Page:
Read about how Stotz racing got its start, and how it earned all the turbocharged success it has today.
“1979 was when I learned that my riding could win races.”
Life-defining moments are not often so clear-cut. Usually it’s difficult to determine exactly when you realize your talents have come into their own. This wasn’t the case for Kent Stotz, the founder of Stotz Racing. The sign was obvious in 1979, and since then, he has built a seasoned motorcycle drag racing team with four Pro Street national championships under its belt. Drag racing simply runs through his veins.
From an early age, Kent received a healthy dose of the sport from his dad who was involved in racing drag cars. At 12 years old, he got a minibike which gave him his first taste of motorcycles. It was then when his focus transitioned from four wheels to two. Anyone who has ridden motorcycles knows that bikes are an addiction that you can’t shake.
How did Kent handle the addiction? Well, he went all in.
“At 19 I got my first Kawasaki 900 and I was running as fast as my dad’s race car.”
In the beginning of his drag racing career, Kent raced motorcycles that were naturally aspirated. The bikes had finely-tuned engines that relied on displacement to go fast. But, it wasn’t long before he went up against a competitor who was using a new type of performance technology: turbocharging.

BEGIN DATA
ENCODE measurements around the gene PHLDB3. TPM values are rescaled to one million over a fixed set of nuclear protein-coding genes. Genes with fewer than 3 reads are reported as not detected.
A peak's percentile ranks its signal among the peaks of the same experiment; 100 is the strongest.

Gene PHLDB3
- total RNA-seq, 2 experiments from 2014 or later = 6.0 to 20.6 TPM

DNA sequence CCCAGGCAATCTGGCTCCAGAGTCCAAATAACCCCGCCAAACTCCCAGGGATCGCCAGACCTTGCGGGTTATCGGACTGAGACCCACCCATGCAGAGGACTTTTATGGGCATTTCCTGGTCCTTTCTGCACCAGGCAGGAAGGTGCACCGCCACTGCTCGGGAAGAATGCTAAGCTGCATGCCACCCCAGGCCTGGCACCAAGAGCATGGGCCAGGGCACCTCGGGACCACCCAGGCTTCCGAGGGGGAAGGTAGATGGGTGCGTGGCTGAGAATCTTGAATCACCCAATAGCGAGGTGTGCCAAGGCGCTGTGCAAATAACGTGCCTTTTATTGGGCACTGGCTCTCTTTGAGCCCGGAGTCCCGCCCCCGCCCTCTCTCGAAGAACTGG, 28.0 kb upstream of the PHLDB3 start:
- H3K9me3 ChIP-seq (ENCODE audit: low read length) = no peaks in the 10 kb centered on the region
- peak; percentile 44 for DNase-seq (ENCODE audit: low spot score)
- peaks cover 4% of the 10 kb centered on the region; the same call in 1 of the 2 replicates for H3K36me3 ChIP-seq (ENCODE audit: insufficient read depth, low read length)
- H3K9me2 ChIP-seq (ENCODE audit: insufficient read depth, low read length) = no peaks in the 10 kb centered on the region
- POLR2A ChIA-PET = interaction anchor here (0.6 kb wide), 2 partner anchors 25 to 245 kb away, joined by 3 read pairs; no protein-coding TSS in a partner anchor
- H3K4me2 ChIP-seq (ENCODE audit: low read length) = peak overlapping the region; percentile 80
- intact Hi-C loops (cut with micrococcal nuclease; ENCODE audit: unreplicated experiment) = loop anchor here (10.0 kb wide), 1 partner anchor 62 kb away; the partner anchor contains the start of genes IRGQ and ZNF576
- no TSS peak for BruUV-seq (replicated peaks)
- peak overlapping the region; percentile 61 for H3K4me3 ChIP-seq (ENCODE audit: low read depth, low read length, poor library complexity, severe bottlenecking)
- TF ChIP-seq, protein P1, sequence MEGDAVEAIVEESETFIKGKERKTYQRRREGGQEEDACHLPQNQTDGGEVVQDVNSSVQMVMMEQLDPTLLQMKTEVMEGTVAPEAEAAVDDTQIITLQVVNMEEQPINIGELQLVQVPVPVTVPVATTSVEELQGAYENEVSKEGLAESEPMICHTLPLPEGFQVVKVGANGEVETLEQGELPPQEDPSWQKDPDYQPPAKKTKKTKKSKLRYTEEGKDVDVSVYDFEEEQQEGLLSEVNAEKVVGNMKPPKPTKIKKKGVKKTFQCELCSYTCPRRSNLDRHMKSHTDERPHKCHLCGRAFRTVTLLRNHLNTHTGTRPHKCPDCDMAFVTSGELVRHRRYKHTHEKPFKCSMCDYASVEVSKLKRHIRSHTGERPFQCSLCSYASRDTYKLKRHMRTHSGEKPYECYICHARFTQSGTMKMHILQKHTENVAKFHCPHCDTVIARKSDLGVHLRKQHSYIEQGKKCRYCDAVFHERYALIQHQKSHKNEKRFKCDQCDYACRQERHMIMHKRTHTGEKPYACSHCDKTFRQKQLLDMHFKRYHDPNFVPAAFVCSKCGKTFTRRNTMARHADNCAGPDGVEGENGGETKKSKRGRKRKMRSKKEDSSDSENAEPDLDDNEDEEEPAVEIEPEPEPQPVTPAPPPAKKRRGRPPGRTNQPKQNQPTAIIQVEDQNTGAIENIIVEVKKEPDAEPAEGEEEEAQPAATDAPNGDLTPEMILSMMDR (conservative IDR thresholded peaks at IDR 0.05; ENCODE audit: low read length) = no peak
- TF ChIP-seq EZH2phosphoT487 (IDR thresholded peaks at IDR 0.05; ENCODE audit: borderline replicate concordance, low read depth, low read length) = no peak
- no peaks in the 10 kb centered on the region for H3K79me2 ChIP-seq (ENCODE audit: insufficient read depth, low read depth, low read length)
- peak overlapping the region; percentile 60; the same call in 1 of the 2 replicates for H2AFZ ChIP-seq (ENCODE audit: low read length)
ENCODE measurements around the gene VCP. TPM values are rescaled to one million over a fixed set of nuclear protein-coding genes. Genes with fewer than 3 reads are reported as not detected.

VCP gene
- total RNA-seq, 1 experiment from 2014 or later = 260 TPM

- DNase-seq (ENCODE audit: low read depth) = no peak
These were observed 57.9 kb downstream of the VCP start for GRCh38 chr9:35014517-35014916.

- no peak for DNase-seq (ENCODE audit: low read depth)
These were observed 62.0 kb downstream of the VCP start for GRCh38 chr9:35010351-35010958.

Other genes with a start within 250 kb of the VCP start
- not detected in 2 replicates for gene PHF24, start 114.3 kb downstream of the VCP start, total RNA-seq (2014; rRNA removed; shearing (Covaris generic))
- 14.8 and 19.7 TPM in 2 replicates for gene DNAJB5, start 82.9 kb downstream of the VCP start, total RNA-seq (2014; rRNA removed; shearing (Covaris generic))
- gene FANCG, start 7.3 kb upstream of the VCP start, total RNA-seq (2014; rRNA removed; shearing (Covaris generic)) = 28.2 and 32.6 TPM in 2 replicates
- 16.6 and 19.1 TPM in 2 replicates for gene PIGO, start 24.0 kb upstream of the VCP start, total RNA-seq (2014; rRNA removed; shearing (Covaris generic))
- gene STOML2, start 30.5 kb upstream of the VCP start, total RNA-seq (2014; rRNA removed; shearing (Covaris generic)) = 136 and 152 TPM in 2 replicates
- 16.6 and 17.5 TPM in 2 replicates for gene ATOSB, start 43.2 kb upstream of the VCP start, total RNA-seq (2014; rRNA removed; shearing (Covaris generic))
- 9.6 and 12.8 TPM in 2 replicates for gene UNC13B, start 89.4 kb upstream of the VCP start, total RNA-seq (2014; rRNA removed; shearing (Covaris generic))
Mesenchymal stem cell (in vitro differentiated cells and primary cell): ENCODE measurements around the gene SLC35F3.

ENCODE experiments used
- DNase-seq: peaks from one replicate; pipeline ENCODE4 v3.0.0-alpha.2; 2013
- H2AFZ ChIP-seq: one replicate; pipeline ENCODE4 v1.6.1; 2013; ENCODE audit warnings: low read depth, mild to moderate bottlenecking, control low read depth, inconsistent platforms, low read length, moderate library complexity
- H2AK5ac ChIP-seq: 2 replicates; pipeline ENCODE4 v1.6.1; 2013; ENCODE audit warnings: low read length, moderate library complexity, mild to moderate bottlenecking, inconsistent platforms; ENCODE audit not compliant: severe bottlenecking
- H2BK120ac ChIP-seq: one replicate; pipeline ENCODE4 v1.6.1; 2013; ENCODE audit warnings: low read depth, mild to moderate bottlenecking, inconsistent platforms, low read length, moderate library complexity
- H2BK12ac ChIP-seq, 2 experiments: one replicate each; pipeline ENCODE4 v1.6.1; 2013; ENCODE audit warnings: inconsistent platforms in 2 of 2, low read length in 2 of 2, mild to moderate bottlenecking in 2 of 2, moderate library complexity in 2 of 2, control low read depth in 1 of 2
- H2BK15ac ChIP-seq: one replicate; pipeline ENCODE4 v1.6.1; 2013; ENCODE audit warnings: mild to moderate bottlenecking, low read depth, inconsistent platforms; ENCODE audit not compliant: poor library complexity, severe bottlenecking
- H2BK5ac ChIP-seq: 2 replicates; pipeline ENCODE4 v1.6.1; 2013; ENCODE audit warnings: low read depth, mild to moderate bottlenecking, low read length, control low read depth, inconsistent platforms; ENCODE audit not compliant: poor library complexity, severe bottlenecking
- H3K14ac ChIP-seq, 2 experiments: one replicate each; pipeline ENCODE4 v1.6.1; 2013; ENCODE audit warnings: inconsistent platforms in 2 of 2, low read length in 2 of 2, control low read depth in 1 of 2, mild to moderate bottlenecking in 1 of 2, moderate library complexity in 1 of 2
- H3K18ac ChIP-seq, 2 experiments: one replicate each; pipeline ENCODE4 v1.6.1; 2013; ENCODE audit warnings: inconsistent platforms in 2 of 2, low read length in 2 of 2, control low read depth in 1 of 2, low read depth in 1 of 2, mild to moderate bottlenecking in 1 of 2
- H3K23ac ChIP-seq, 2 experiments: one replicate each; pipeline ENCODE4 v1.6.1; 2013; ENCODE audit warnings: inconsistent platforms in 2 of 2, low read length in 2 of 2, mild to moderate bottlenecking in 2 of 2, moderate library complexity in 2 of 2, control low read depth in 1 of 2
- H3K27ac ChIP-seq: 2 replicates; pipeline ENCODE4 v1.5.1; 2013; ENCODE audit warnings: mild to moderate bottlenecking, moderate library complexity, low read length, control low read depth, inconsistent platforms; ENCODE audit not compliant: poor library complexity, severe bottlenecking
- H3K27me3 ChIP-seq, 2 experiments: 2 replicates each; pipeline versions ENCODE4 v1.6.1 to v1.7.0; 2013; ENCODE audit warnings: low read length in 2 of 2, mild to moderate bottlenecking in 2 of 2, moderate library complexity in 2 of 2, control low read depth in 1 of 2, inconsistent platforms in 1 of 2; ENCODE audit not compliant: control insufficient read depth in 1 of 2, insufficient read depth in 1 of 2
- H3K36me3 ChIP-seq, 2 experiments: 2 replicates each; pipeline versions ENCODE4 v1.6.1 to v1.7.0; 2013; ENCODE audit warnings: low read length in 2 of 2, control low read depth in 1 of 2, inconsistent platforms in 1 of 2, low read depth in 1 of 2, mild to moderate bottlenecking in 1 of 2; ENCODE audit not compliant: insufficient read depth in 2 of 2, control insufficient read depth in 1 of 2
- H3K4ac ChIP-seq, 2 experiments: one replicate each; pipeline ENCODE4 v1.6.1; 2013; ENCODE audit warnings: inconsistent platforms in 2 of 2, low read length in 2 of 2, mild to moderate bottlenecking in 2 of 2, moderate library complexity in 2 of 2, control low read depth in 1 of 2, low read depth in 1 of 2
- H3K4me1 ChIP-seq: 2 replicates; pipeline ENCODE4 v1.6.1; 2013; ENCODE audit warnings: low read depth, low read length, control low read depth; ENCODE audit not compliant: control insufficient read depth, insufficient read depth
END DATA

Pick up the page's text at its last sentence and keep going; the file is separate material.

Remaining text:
“I raced this one guy that had a turbo Kawasaki, and I killed ’em until about fourth gear, and then he came on by me so fast I couldn’t believe it. I pulled him over and we talked. He said, ‘I’m not much of a rider, the motor does all the work on this thing.’”
Turbocharging was very much in its infancy during the ’70s – it was the dark art of the automotive and motorcycling industries. The term “turbo” captured the imagination of everyone. It was a household buzzword, one that portrayed connotations of speed and technology. “Turbo” was emblazoned on everything from clothing, electronics, toys, and everything in between. However, when it came to drag bikes, turbocharged engines were lethargic off the starting line. Kent was determined to find a way to harness the benefits of a turbo on the drag strip.
“So, I started racing turbo Kawasakis and learned how to make them leave [the line] as hard as a naturally aspirated bike.”